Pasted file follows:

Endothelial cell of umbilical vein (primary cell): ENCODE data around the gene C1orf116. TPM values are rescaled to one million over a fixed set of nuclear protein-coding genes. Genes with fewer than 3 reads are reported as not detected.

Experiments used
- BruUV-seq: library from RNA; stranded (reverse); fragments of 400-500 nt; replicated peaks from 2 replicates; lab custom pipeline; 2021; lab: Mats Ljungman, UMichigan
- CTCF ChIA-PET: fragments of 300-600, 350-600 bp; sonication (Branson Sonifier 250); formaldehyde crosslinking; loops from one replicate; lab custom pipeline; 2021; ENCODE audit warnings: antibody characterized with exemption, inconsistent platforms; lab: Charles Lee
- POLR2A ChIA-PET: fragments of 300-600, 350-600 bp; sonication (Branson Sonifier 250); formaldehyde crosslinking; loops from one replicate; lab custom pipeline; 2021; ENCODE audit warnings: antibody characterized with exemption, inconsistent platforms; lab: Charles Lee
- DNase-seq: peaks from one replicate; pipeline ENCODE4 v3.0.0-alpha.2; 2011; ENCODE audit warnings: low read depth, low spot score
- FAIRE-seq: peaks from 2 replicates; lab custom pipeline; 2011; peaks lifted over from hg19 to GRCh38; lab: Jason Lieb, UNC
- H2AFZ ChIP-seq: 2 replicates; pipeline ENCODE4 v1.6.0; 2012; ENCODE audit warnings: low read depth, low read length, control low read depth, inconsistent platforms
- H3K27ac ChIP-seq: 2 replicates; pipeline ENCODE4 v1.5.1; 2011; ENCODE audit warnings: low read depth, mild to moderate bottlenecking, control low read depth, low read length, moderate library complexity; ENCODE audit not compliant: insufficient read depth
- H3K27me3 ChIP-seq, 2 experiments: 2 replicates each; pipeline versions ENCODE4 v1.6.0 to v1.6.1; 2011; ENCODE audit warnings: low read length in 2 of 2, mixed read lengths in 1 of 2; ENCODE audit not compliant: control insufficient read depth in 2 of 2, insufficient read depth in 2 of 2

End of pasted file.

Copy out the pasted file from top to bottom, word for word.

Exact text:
Endothelial cell of umbilical vein (primary cell): ENCODE data around the gene C1orf116. TPM values are rescaled to one million over a fixed set of nuclear protein-coding genes. Genes with fewer than 3 reads are reported as not detected.

Experiments used
- BruUV-seq: library from RNA; stranded (reverse); fragments of 400-500 nt; replicated peaks from 2 replicates; lab custom pipeline; 2021; lab: Mats Ljungman, UMichigan
- CTCF ChIA-PET: fragments of 300-600, 350-600 bp; sonication (Branson Sonifier 250); formaldehyde crosslinking; loops from one replicate; lab custom pipeline; 2021; ENCODE audit warnings: antibody characterized with exemption, inconsistent platforms; lab: Charles Lee
- POLR2A ChIA-PET: fragments of 300-600, 350-600 bp; sonication (Branson Sonifier 250); formaldehyde crosslinking; loops from one replicate; lab custom pipeline; 2021; ENCODE audit warnings: antibody characterized with exemption, inconsistent platforms; lab: Charles Lee
- DNase-seq: peaks from one replicate; pipeline ENCODE4 v3.0.0-alpha.2; 2011; ENCODE audit warnings: low read depth, low spot score
- FAIRE-seq: peaks from 2 replicates; lab custom pipeline; 2011; peaks lifted over from hg19 to GRCh38; lab: Jason Lieb, UNC
- H2AFZ ChIP-seq: 2 replicates; pipeline ENCODE4 v1.6.0; 2012; ENCODE audit warnings: low read depth, low read length, control low read depth, inconsistent platforms
- H3K27ac ChIP-seq: 2 replicates; pipeline ENCODE4 v1.5.1; 2011; ENCODE audit warnings: low read depth, mild to moderate bottlenecking, control low read depth, low read length, moderate library complexity; ENCODE audit not compliant: insufficient read depth
- H3K27me3 ChIP-seq, 2 experiments: 2 replicates each; pipeline versions ENCODE4 v1.6.0 to v1.6.1; 2011; ENCODE audit warnings: low read length in 2 of 2, mixed read lengths in 1 of 2; ENCODE audit not compliant: control insufficient read depth in 2 of 2, insufficient read depth in 2 of 2